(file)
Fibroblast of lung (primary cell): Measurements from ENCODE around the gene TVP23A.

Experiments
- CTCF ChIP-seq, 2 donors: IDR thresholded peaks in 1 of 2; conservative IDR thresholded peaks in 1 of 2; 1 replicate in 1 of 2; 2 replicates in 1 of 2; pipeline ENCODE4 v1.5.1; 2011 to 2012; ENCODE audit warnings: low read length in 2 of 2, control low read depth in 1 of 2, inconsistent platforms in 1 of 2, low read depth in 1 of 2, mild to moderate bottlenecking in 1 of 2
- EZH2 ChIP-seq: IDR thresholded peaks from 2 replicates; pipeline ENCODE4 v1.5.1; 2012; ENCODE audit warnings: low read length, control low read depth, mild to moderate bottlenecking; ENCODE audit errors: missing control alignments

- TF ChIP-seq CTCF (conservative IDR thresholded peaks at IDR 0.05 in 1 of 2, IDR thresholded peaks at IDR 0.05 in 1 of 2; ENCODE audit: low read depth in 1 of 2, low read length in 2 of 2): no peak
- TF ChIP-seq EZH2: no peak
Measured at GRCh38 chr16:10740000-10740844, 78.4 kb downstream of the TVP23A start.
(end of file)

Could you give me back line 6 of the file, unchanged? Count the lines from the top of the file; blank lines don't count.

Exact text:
- TF ChIP-seq EZH2: no peak